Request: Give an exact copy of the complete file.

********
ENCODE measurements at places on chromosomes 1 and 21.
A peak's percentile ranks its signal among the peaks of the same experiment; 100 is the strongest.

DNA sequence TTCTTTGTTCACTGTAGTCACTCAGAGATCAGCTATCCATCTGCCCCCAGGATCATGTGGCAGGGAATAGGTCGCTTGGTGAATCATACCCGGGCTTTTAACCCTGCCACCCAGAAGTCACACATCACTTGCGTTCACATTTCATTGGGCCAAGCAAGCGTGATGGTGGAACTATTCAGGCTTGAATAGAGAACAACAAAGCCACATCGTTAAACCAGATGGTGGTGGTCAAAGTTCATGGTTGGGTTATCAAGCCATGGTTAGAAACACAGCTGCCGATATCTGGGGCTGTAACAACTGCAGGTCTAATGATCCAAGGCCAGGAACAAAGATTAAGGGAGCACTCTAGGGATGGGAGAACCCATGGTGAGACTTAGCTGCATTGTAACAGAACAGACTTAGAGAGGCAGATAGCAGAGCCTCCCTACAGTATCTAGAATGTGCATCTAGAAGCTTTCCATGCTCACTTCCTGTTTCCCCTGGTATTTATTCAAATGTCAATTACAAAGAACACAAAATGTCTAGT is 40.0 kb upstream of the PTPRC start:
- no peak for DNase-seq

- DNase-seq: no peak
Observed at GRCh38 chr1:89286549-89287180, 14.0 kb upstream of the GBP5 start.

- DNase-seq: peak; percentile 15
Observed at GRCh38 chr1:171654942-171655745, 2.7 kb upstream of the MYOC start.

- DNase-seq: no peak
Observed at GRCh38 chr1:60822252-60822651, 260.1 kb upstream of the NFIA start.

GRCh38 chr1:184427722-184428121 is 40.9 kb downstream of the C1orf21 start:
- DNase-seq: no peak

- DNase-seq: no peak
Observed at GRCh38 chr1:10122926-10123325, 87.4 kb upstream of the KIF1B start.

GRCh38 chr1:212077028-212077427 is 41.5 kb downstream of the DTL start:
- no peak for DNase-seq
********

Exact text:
ENCODE measurements at places on chromosomes 1 and 21.
A peak's percentile ranks its signal among the peaks of the same experiment; 100 is the strongest.

DNA sequence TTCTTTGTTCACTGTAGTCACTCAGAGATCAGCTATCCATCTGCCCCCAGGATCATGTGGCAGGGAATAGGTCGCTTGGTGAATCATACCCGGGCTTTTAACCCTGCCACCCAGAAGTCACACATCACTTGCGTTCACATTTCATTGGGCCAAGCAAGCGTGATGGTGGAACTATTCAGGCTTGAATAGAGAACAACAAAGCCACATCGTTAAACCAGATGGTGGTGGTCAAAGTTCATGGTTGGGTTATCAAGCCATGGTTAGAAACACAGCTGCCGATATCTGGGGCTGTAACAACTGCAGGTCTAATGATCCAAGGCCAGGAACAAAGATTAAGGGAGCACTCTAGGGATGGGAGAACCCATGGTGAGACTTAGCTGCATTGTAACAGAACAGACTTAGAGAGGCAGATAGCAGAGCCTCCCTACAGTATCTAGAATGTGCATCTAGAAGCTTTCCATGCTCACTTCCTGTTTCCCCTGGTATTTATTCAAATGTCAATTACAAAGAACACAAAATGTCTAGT is 40.0 kb upstream of the PTPRC start:
- no peak for DNase-seq

- DNase-seq: no peak
Observed at GRCh38 chr1:89286549-89287180, 14.0 kb upstream of the GBP5 start.

- DNase-seq: peak; percentile 15
Observed at GRCh38 chr1:171654942-171655745, 2.7 kb upstream of the MYOC start.

- DNase-seq: no peak
Observed at GRCh38 chr1:60822252-60822651, 260.1 kb upstream of the NFIA start.

GRCh38 chr1:184427722-184428121 is 40.9 kb downstream of the C1orf21 start:
- DNase-seq: no peak

- DNase-seq: no peak
Observed at GRCh38 chr1:10122926-10123325, 87.4 kb upstream of the KIF1B start.

GRCh38 chr1:212077028-212077427 is 41.5 kb downstream of the DTL start:
- no peak for DNase-seq